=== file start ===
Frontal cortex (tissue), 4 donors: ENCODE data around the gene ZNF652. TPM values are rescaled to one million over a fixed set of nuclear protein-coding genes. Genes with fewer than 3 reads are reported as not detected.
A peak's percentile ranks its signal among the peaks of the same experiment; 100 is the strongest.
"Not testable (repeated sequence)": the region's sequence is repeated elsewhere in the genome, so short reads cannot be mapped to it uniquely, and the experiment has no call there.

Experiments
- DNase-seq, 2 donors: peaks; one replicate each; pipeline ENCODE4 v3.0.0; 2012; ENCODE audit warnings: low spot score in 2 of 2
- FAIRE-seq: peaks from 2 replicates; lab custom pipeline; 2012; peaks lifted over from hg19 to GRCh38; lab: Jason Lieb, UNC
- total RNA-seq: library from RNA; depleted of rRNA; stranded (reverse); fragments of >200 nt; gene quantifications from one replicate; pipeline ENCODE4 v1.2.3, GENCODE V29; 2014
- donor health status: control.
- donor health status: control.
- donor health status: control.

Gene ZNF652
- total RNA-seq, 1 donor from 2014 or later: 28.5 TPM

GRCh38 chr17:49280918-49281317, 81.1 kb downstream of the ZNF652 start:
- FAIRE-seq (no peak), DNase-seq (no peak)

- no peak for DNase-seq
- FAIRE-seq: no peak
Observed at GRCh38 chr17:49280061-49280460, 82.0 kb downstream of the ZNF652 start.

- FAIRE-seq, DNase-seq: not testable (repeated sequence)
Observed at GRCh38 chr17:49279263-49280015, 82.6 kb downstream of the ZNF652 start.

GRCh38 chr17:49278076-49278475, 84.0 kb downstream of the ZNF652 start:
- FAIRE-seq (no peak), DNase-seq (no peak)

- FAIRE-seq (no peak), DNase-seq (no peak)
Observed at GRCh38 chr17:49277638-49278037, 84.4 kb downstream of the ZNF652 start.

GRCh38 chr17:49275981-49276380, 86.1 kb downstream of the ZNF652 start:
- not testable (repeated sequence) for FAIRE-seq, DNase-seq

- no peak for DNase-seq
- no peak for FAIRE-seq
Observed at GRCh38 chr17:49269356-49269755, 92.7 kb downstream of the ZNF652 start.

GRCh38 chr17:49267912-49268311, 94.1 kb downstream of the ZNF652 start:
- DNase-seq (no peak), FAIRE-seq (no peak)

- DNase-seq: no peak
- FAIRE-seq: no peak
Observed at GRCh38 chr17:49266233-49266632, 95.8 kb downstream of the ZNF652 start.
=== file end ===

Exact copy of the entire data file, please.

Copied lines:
Frontal cortex (tissue), 4 donors: ENCODE data around the gene ZNF652. TPM values are rescaled to one million over a fixed set of nuclear protein-coding genes. Genes with fewer than 3 reads are reported as not detected.
A peak's percentile ranks its signal among the peaks of the same experiment; 100 is the strongest.
"Not testable (repeated sequence)": the region's sequence is repeated elsewhere in the genome, so short reads cannot be mapped to it uniquely, and the experiment has no call there.

Experiments
- DNase-seq, 2 donors: peaks; one replicate each; pipeline ENCODE4 v3.0.0; 2012; ENCODE audit warnings: low spot score in 2 of 2
- FAIRE-seq: peaks from 2 replicates; lab custom pipeline; 2012; peaks lifted over from hg19 to GRCh38; lab: Jason Lieb, UNC
- total RNA-seq: library from RNA; depleted of rRNA; stranded (reverse); fragments of >200 nt; gene quantifications from one replicate; pipeline ENCODE4 v1.2.3, GENCODE V29; 2014
- donor health status: control.
- donor health status: control.
- donor health status: control.

Gene ZNF652
- total RNA-seq, 1 donor from 2014 or later: 28.5 TPM

GRCh38 chr17:49280918-49281317, 81.1 kb downstream of the ZNF652 start:
- FAIRE-seq (no peak), DNase-seq (no peak)

- no peak for DNase-seq
- FAIRE-seq: no peak
Observed at GRCh38 chr17:49280061-49280460, 82.0 kb downstream of the ZNF652 start.

- FAIRE-seq, DNase-seq: not testable (repeated sequence)
Observed at GRCh38 chr17:49279263-49280015, 82.6 kb downstream of the ZNF652 start.

GRCh38 chr17:49278076-49278475, 84.0 kb downstream of the ZNF652 start:
- FAIRE-seq (no peak), DNase-seq (no peak)

- FAIRE-seq (no peak), DNase-seq (no peak)
Observed at GRCh38 chr17:49277638-49278037, 84.4 kb downstream of the ZNF652 start.

GRCh38 chr17:49275981-49276380, 86.1 kb downstream of the ZNF652 start:
- not testable (repeated sequence) for FAIRE-seq, DNase-seq

- no peak for DNase-seq
- no peak for FAIRE-seq
Observed at GRCh38 chr17:49269356-49269755, 92.7 kb downstream of the ZNF652 start.

GRCh38 chr17:49267912-49268311, 94.1 kb downstream of the ZNF652 start:
- DNase-seq (no peak), FAIRE-seq (no peak)

- DNase-seq: no peak
- FAIRE-seq: no peak
Observed at GRCh38 chr17:49266233-49266632, 95.8 kb downstream of the ZNF652 start.